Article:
What about my current debt?

Having a high level of debt can affect how much mortgage you can afford. Mortgage lenders prefer to work with potential home buyers with low debt levels because that indicates to them that those low-debt applicants pay their bills on time.

Adding a mortgage payment to a huge stack of bills may be a stressful idea therefore you need to know how much debt you have in comparison to your income.

Debt-to-Income Ratio

To calculate your debt to income ratio, you need to add up all your mandatory monthly debt payments and divide them by your gross monthly income. This is money earned before deductions.

The list of your monthly obligations is a sum of the following:

  • Mortgage payments
  • Vehicle payments
  • Credit card payments (minimum payment)
  • Student loans
  • Child support/alimony payments
  • Other payments

Your debt-to-income ratio should NOT exceed 43 per cent. A mortgage lender may not consider you for a loan at that high risk level.

Do I need to make more money?

As previously said, your annual net income is a factor when considering how much mortgage you can purchase. If you’re on the lower end of the money-making spectrum, taking on a smaller mortgage is a smart move to ensure consistency in your payments.

However, if you are wanting to secure a mortgage that is currently out of your field. You have the opportunity to earn extra income by indulging in a side hustle. There are many different ways to get cash fast whether that is:

  • Signing up as a delivery driver for a company like DoorDash or Skip the Dishes
  • Apply to be an Uber driver when you're not working your main job on evenings, early mornings, or weekends
  • Listing yourself as a local dog walker or dog sitter
  • Selling your unwanted items at consignment stores, pawn shops or online classified such as Kijiji or eBay

What is my borrowing power?

A frequently asked question buyers tend to ask is “What can I afford to borrow?”or “What should my price range be?” The amount of money you can borrow will be determined by your current financial circumstance. This includes your income, debt, personal spending and credit score.

You have the ability to borrow a mortgage loan that is equal to 95% of the property value. This percentage is not a guarantee but is a variable depending on your lifestyle, lines of credit, debt level, etc.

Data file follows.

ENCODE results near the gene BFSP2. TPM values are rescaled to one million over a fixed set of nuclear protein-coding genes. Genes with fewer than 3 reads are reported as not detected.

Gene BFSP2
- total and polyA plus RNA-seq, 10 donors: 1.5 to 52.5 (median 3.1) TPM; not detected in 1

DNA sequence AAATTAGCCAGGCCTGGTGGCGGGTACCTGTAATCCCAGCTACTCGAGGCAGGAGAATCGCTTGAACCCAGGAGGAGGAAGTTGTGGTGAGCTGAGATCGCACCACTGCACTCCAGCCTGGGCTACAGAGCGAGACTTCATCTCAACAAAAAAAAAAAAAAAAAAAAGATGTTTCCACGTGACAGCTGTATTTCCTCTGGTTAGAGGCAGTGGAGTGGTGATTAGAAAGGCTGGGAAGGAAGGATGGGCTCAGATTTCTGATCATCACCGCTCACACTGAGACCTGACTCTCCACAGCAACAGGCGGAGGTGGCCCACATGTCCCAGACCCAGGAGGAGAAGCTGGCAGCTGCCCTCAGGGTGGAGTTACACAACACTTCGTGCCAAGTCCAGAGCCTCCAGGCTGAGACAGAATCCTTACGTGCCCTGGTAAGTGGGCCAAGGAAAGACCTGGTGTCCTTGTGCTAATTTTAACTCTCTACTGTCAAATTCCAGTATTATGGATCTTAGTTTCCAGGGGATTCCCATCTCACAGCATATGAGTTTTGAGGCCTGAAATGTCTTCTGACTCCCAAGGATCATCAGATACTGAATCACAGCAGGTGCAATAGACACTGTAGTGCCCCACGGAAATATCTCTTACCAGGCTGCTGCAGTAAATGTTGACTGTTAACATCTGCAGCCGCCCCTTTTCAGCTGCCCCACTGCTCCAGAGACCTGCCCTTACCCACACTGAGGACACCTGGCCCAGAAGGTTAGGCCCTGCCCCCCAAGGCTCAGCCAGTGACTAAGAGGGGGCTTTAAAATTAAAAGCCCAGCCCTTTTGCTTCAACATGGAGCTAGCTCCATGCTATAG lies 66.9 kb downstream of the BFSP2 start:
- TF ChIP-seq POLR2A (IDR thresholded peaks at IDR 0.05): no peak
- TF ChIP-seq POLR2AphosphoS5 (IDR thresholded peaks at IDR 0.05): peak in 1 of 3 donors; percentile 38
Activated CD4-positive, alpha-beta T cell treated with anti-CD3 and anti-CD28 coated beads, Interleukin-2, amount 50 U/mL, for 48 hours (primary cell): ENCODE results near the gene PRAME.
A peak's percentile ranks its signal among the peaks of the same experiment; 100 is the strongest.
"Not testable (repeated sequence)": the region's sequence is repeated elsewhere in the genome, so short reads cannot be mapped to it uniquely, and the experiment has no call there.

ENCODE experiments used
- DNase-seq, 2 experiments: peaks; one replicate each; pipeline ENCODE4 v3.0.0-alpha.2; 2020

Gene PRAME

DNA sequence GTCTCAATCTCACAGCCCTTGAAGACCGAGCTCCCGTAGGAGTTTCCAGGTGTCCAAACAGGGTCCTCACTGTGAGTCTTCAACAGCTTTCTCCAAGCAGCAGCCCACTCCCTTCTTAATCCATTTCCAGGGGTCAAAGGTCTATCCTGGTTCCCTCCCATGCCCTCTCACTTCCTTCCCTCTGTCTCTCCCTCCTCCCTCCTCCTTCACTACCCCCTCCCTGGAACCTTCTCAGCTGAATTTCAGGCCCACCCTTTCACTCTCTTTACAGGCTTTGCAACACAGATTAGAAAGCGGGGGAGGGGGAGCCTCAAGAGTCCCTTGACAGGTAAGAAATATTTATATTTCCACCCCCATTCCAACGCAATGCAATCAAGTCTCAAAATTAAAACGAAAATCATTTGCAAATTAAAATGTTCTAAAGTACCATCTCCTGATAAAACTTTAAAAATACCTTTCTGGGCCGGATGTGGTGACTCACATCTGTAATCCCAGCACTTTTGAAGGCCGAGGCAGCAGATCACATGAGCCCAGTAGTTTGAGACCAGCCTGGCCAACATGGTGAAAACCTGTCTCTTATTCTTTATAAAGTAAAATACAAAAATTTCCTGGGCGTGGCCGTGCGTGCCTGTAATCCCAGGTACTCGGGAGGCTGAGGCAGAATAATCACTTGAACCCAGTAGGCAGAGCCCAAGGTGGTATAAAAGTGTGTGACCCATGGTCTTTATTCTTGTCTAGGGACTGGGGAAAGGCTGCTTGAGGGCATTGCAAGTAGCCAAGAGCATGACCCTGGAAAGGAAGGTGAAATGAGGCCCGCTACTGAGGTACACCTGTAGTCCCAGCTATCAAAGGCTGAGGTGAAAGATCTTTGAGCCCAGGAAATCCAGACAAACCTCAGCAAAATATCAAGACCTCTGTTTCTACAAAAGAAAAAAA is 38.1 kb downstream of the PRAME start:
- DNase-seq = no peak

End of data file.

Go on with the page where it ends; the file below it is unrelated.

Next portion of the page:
How much should my down payment be?

A down payment is the initial payment required in order to purchase a Home. This money is deducted from the purchase price of the Home while your mortgage loan covers the rest. This initial cost confirms your severity about the purchase.

Canadians are required to put down a minimum of 5% on a property costing less than $500,000. Anything more will require 5% for the first $500,000 of the purchase price followed by 10% for the rest.

Purchase Price = $600,000

  • First Part of the Purchase Price ($) = $500,000
  • Minimum Down Payment (%) = 5%
  • Minimum Down Payment ($) = $25,000

  • Remaining Purchase Price ($) = $100,000
  • Minimum Down Payment (%) = 10%
  • Minimum Down Payment ($) = $10,000 

Minimum Down Payments ($25,000) + ($10,000) = $35,000

Total Minimum Down Payment = $35,000


If your down payment is less than 20% of the price of your Home, you are required to purchase mortgage loan insurance also known as default insurance.

Mortgage default insurance protects the mortgage lender in case you’re not able to make your mortgage payments. It is not meant to protect you. 

If you’re self-employed or have a poor credit history, you may be required to purchase mortgage loan insurance even if you have a 20% down payment.You are not required to purchase default insurance if your down payment is more than 20% or if the cost of your Home is more than $1 million.

As a first-time home buyer, you have the ability to borrow up to $25,000 from your RRSP towards your down payment if you meet the qualifications.

What happens now?

If after using the affordability calculator you don't like the numbers, you will have to determine how you can change your results. Need any help? Contact HomeHow Mortgage for a free consultation on next steps.